Sport & Auto
- About Future
- Digital Future
- Cookies Policy
- Terms & Conditions
- Investor Relations
- Contact Future
77 percent of teams have access to aero road helmets
Stack of rotating SIM cards, wine from Rihs' vineyards and more
All the best bikes, gear and other tech from the Tour de France
The bike of the tallest man in the Tour de France
Andy Schleck was awarded the yellow jersey for winning the 2010 Tour de France at a ceremony in his hometown.
Race not an objective for Luxembourger
Andy Schleck (RadioShack-Nissan) returns to competition at the Critérium du Dauphiné on Sunday as he begins his final build-up to the Tour de France. The Luxembourger has not raced since Liège-Bastogne-Liège in late April and insisted that his main priority in the coming week would be to get back into racing rhythm.
“I’m not necessarily looking for a place on the GC but I’m going to try and test myself on the Col de Joux-Plane [on stage 6 - ed.],” Schleck told Velochrono.fr. “The Dauphiné isn’t an objective in itself.”
Schleck has raced sporadically this season and abandoned both Paris-Nice and the Volta a Catalunya earlier in the season. After spending the month of May away from racing, he admitted that it was difficult to assess his form ahead of the Dauphiné.
“I’ve only done training. I feel good, but I need a race now,” he said. “It’s been a different preparation to other seasons. My form has progressed more slower over the past two years but it’s normal to progress more slowly now than when I was 22. We’ll see what comes of this preparation, which is new for me and gives me fewer references than normal.”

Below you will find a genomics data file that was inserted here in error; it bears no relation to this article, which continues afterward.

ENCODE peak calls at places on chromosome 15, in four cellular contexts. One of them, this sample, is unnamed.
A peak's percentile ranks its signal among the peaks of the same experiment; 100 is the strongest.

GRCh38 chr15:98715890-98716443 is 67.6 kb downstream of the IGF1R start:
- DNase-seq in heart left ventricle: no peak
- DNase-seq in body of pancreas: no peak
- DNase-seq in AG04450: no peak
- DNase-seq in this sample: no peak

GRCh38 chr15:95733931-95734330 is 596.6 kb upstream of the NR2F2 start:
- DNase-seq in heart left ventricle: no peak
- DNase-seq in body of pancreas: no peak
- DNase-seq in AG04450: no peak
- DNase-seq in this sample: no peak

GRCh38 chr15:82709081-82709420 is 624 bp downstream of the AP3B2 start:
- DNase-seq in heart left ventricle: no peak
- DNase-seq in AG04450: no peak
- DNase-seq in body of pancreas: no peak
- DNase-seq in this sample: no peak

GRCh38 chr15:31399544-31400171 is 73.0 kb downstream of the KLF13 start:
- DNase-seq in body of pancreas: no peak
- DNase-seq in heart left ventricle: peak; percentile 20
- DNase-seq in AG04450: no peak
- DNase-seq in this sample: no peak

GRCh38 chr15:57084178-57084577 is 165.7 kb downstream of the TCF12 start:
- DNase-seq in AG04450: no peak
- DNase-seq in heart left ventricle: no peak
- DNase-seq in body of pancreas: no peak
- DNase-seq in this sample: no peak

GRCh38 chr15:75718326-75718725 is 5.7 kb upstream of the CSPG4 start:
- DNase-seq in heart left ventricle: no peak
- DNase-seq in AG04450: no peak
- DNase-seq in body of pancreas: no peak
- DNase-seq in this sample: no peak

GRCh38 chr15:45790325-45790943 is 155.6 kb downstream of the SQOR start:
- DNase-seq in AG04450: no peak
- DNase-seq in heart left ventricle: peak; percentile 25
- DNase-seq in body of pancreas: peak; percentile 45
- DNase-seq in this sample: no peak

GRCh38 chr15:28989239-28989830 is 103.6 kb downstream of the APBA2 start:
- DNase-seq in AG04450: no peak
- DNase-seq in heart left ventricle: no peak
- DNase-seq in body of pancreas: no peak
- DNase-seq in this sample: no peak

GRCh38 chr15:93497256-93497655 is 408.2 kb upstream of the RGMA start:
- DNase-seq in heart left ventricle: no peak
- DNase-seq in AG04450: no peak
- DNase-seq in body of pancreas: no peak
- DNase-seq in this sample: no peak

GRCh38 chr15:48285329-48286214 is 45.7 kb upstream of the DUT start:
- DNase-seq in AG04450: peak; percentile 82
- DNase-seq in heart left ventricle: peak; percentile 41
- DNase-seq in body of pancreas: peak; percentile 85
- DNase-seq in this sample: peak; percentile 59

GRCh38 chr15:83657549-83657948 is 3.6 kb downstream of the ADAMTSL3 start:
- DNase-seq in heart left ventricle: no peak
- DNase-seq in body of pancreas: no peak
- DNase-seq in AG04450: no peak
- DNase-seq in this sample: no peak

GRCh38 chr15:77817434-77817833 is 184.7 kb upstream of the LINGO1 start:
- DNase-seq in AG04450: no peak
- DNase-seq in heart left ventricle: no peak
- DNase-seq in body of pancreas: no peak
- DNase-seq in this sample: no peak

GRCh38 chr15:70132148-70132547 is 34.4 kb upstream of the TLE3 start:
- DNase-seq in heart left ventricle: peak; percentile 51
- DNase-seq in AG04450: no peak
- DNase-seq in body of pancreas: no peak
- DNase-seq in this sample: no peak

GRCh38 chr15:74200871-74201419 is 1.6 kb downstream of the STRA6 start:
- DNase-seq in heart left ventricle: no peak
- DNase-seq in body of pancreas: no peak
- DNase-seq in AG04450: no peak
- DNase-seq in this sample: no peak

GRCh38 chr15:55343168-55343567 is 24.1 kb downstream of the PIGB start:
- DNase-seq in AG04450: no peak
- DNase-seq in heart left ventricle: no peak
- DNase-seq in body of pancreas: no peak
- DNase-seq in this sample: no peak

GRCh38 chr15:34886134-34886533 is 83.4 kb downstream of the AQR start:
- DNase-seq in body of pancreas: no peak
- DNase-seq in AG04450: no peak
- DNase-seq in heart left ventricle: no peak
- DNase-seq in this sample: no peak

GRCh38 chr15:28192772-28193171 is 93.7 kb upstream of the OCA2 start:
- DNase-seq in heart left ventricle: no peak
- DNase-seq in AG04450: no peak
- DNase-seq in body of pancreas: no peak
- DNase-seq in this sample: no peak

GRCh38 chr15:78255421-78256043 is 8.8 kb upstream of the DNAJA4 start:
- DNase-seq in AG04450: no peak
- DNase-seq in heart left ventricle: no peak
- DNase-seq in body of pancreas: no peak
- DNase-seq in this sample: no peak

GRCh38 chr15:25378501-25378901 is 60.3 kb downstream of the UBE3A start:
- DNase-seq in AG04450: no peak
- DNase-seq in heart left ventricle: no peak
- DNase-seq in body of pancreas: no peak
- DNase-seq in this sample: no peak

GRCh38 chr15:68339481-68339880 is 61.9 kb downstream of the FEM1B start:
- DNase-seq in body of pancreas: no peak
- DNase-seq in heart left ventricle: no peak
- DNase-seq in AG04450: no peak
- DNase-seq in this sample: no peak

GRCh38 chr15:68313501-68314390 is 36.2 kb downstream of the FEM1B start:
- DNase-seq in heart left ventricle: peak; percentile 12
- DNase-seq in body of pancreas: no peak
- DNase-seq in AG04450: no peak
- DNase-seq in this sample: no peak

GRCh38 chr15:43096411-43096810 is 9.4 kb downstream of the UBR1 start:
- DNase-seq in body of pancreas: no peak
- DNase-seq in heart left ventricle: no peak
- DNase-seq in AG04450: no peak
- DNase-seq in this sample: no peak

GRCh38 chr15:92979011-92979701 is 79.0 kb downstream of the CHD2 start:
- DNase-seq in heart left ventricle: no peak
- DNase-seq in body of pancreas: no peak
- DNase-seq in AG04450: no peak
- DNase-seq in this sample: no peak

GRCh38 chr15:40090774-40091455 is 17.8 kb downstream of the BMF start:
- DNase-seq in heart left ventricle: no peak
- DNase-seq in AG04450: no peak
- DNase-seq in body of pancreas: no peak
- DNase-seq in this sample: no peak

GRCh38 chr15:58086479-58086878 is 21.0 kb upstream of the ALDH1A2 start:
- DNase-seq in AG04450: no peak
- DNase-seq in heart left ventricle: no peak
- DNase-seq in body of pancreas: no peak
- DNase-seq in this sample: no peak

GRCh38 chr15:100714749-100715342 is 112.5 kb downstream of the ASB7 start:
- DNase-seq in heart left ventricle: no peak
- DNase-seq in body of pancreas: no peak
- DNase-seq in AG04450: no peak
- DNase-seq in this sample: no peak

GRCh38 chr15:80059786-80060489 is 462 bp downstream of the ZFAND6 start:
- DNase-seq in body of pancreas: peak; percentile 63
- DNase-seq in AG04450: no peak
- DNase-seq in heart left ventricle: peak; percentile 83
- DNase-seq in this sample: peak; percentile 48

The increasing trend among Tour contenders is to race sparingly – or not at all – in May, and instead undertake a stint of training at altitude. While rivals Bradley Wiggins and Vincenzo Nibali favoured Mount Teide in Tenerife, Schleck held a two-week camp at Sierra Nevada.
“It was a good experience since I’d never done that before,” Schleck said. “I did something between 25,000 and 30,000 metres of climbing in twelve days – around three cols a day. I was able to ride for six hours without any problem there, but we’ll see at the Dauphiné how that transfers over.”
Looking ahead to the Tour de France, Schleck said that he still didn’t know who else would join him in RadioShack-Nissan’s nine-man line-up. “This year, there will be a lot of climbers in the Tour team, even if I don’t know who the nine riders at the start will be,” he said.
Schleck’s brother Fränk stoked the ire of manager Johan Bruyneel when he abandoned the Giro d’Italia with a week to go, and it remains to be seen what impact that will have on Bruyneel’s Tour selection.
In the meantime, the Dauphiné will give Andy Schleck the chance to measure up against the men he believes will be his greatest rivals come July. “I don’t think there’s one who stands out above the others,” he said. “Cadel Evans and Bradley Wiggins will be strong. Robert Gesink will have to be watched because he has been progressing for a few years. Vincenzo Nibali should be up there too.”